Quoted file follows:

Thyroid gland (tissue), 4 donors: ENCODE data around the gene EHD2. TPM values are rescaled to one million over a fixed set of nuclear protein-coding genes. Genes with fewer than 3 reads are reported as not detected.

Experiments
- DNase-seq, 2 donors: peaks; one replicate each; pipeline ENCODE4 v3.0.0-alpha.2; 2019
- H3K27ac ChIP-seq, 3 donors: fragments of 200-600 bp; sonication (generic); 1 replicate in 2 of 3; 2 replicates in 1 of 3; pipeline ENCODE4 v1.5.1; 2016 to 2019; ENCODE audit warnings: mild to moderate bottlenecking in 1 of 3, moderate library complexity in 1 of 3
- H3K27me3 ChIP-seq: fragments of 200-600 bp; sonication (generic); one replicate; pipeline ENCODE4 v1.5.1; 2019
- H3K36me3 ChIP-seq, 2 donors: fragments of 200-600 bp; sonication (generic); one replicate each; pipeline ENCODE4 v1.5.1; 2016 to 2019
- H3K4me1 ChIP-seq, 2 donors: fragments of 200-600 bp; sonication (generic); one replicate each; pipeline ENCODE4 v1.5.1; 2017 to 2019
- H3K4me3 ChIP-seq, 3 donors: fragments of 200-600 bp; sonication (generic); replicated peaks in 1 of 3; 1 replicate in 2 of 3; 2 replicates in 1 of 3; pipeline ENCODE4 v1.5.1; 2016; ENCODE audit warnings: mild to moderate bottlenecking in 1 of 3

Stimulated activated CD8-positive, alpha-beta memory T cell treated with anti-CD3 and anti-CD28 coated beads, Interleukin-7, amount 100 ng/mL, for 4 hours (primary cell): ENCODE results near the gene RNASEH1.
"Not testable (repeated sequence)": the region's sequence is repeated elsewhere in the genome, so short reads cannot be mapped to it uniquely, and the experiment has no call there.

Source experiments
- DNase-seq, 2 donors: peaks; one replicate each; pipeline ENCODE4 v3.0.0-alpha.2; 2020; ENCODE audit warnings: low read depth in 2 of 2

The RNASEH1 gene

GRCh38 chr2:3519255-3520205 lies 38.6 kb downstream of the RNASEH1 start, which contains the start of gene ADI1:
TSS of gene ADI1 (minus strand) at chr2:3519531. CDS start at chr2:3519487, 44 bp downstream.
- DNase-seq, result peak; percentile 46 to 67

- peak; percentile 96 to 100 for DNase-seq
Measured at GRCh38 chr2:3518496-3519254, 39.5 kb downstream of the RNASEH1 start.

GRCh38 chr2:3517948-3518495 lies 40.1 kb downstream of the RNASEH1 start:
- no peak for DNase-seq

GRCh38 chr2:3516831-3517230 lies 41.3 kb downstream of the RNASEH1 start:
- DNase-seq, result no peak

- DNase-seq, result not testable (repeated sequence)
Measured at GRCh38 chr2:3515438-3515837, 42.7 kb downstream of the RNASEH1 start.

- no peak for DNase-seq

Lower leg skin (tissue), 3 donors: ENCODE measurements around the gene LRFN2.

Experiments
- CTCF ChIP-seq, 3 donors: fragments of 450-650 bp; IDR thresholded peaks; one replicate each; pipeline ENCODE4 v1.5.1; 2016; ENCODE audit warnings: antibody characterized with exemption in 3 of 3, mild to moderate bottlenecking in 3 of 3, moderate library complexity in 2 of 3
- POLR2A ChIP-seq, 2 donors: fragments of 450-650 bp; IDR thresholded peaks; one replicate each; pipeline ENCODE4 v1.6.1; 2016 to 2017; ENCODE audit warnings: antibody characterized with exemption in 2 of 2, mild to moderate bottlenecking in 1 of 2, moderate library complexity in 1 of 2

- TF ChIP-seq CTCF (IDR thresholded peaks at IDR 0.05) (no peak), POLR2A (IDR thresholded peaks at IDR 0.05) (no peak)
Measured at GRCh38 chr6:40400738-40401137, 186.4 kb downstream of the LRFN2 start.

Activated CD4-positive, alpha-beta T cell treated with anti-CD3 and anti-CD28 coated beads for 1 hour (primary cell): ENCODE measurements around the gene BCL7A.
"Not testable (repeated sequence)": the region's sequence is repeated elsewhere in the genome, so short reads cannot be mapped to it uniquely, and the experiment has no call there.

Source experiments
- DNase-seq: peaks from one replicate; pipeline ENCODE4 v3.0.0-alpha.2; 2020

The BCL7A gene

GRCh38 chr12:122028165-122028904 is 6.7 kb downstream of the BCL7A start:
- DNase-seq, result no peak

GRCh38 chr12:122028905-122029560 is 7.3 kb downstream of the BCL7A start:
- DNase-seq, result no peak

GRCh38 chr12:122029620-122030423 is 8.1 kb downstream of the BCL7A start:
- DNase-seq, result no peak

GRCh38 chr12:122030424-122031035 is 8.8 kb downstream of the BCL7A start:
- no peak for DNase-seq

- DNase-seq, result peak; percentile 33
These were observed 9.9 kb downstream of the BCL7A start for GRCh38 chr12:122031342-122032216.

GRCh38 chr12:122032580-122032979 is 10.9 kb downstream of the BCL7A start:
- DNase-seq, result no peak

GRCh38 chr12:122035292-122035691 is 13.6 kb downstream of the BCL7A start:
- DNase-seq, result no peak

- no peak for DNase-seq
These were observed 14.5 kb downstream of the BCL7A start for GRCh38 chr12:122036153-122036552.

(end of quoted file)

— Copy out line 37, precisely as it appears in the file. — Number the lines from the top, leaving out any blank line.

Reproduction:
GRCh38 chr12:122028165-122028904 is 6.7 kb downstream of the BCL7A start: